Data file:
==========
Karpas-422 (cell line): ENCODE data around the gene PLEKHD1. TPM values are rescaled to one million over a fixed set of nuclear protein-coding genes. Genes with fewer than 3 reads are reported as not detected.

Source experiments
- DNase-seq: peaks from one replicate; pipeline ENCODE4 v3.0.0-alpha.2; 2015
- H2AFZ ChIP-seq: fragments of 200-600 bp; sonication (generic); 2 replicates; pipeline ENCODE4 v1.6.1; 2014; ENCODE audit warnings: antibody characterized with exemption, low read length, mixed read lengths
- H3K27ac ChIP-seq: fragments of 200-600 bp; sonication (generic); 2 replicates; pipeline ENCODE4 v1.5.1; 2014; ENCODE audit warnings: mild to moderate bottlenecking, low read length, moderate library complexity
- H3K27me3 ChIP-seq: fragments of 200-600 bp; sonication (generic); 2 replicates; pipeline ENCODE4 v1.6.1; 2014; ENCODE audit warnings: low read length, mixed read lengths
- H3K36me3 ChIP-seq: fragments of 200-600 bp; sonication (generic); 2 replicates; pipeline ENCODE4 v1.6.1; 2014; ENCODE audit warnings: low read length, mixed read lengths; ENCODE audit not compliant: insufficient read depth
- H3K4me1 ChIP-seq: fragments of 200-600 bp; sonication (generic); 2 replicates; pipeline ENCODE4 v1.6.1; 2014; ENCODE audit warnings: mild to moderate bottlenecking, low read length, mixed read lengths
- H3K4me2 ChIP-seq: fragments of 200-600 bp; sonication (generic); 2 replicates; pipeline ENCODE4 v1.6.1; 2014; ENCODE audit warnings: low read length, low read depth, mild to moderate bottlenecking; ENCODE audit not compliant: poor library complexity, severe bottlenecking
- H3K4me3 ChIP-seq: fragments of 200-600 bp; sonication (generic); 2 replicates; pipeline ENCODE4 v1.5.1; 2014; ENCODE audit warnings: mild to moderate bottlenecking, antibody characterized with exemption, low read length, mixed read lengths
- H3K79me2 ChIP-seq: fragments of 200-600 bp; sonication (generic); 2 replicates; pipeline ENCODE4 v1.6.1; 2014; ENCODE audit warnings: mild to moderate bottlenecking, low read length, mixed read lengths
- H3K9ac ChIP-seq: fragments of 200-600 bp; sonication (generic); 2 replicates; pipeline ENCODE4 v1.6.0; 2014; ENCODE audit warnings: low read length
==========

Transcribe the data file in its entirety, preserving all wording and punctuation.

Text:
Karpas-422 (cell line): ENCODE data around the gene PLEKHD1. TPM values are rescaled to one million over a fixed set of nuclear protein-coding genes. Genes with fewer than 3 reads are reported as not detected.

Source experiments
- DNase-seq: peaks from one replicate; pipeline ENCODE4 v3.0.0-alpha.2; 2015
- H2AFZ ChIP-seq: fragments of 200-600 bp; sonication (generic); 2 replicates; pipeline ENCODE4 v1.6.1; 2014; ENCODE audit warnings: antibody characterized with exemption, low read length, mixed read lengths
- H3K27ac ChIP-seq: fragments of 200-600 bp; sonication (generic); 2 replicates; pipeline ENCODE4 v1.5.1; 2014; ENCODE audit warnings: mild to moderate bottlenecking, low read length, moderate library complexity
- H3K27me3 ChIP-seq: fragments of 200-600 bp; sonication (generic); 2 replicates; pipeline ENCODE4 v1.6.1; 2014; ENCODE audit warnings: low read length, mixed read lengths
- H3K36me3 ChIP-seq: fragments of 200-600 bp; sonication (generic); 2 replicates; pipeline ENCODE4 v1.6.1; 2014; ENCODE audit warnings: low read length, mixed read lengths; ENCODE audit not compliant: insufficient read depth
- H3K4me1 ChIP-seq: fragments of 200-600 bp; sonication (generic); 2 replicates; pipeline ENCODE4 v1.6.1; 2014; ENCODE audit warnings: mild to moderate bottlenecking, low read length, mixed read lengths
- H3K4me2 ChIP-seq: fragments of 200-600 bp; sonication (generic); 2 replicates; pipeline ENCODE4 v1.6.1; 2014; ENCODE audit warnings: low read length, low read depth, mild to moderate bottlenecking; ENCODE audit not compliant: poor library complexity, severe bottlenecking
- H3K4me3 ChIP-seq: fragments of 200-600 bp; sonication (generic); 2 replicates; pipeline ENCODE4 v1.5.1; 2014; ENCODE audit warnings: mild to moderate bottlenecking, antibody characterized with exemption, low read length, mixed read lengths
- H3K79me2 ChIP-seq: fragments of 200-600 bp; sonication (generic); 2 replicates; pipeline ENCODE4 v1.6.1; 2014; ENCODE audit warnings: mild to moderate bottlenecking, low read length, mixed read lengths
- H3K9ac ChIP-seq: fragments of 200-600 bp; sonication (generic); 2 replicates; pipeline ENCODE4 v1.6.0; 2014; ENCODE audit warnings: low read length